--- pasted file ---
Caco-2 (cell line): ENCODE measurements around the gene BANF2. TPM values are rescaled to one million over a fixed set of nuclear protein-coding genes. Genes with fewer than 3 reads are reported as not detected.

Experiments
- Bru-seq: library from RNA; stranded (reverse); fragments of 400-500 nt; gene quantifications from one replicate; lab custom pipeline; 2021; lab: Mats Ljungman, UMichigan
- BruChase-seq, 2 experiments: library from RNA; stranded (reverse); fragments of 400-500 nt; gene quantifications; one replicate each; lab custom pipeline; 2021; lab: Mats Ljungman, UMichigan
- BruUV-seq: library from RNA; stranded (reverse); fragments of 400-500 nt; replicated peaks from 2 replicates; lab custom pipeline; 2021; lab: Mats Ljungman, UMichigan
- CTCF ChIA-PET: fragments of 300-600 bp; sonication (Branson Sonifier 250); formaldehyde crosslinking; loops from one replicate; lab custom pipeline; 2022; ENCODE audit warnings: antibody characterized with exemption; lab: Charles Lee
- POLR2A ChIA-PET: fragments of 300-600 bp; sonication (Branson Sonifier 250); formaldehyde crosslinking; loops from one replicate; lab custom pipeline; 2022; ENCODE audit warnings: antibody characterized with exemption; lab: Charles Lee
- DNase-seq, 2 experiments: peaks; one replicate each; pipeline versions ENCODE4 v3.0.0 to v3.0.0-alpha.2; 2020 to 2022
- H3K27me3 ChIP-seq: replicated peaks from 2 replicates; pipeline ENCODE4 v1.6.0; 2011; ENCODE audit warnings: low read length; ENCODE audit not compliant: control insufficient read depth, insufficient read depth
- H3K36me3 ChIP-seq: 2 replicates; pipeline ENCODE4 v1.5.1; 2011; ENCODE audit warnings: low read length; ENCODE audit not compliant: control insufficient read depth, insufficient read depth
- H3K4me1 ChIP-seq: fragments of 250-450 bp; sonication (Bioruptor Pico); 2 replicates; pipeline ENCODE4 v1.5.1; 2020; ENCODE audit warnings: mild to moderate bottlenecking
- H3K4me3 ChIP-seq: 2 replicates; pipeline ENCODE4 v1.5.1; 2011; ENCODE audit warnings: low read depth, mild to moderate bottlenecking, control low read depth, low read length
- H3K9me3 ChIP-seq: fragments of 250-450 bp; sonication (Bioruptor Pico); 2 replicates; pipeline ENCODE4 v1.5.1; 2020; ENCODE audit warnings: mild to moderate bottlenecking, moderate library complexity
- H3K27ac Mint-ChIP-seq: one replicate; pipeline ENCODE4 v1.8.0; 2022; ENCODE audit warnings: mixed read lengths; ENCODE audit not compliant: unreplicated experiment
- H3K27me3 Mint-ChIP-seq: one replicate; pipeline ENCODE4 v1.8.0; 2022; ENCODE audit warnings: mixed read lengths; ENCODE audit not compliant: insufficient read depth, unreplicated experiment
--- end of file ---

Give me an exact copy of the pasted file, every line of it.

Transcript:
Caco-2 (cell line): ENCODE measurements around the gene BANF2. TPM values are rescaled to one million over a fixed set of nuclear protein-coding genes. Genes with fewer than 3 reads are reported as not detected.

Experiments
- Bru-seq: library from RNA; stranded (reverse); fragments of 400-500 nt; gene quantifications from one replicate; lab custom pipeline; 2021; lab: Mats Ljungman, UMichigan
- BruChase-seq, 2 experiments: library from RNA; stranded (reverse); fragments of 400-500 nt; gene quantifications; one replicate each; lab custom pipeline; 2021; lab: Mats Ljungman, UMichigan
- BruUV-seq: library from RNA; stranded (reverse); fragments of 400-500 nt; replicated peaks from 2 replicates; lab custom pipeline; 2021; lab: Mats Ljungman, UMichigan
- CTCF ChIA-PET: fragments of 300-600 bp; sonication (Branson Sonifier 250); formaldehyde crosslinking; loops from one replicate; lab custom pipeline; 2022; ENCODE audit warnings: antibody characterized with exemption; lab: Charles Lee
- POLR2A ChIA-PET: fragments of 300-600 bp; sonication (Branson Sonifier 250); formaldehyde crosslinking; loops from one replicate; lab custom pipeline; 2022; ENCODE audit warnings: antibody characterized with exemption; lab: Charles Lee
- DNase-seq, 2 experiments: peaks; one replicate each; pipeline versions ENCODE4 v3.0.0 to v3.0.0-alpha.2; 2020 to 2022
- H3K27me3 ChIP-seq: replicated peaks from 2 replicates; pipeline ENCODE4 v1.6.0; 2011; ENCODE audit warnings: low read length; ENCODE audit not compliant: control insufficient read depth, insufficient read depth
- H3K36me3 ChIP-seq: 2 replicates; pipeline ENCODE4 v1.5.1; 2011; ENCODE audit warnings: low read length; ENCODE audit not compliant: control insufficient read depth, insufficient read depth
- H3K4me1 ChIP-seq: fragments of 250-450 bp; sonication (Bioruptor Pico); 2 replicates; pipeline ENCODE4 v1.5.1; 2020; ENCODE audit warnings: mild to moderate bottlenecking
- H3K4me3 ChIP-seq: 2 replicates; pipeline ENCODE4 v1.5.1; 2011; ENCODE audit warnings: low read depth, mild to moderate bottlenecking, control low read depth, low read length
- H3K9me3 ChIP-seq: fragments of 250-450 bp; sonication (Bioruptor Pico); 2 replicates; pipeline ENCODE4 v1.5.1; 2020; ENCODE audit warnings: mild to moderate bottlenecking, moderate library complexity
- H3K27ac Mint-ChIP-seq: one replicate; pipeline ENCODE4 v1.8.0; 2022; ENCODE audit warnings: mixed read lengths; ENCODE audit not compliant: unreplicated experiment
- H3K27me3 Mint-ChIP-seq: one replicate; pipeline ENCODE4 v1.8.0; 2022; ENCODE audit warnings: mixed read lengths; ENCODE audit not compliant: insufficient read depth, unreplicated experiment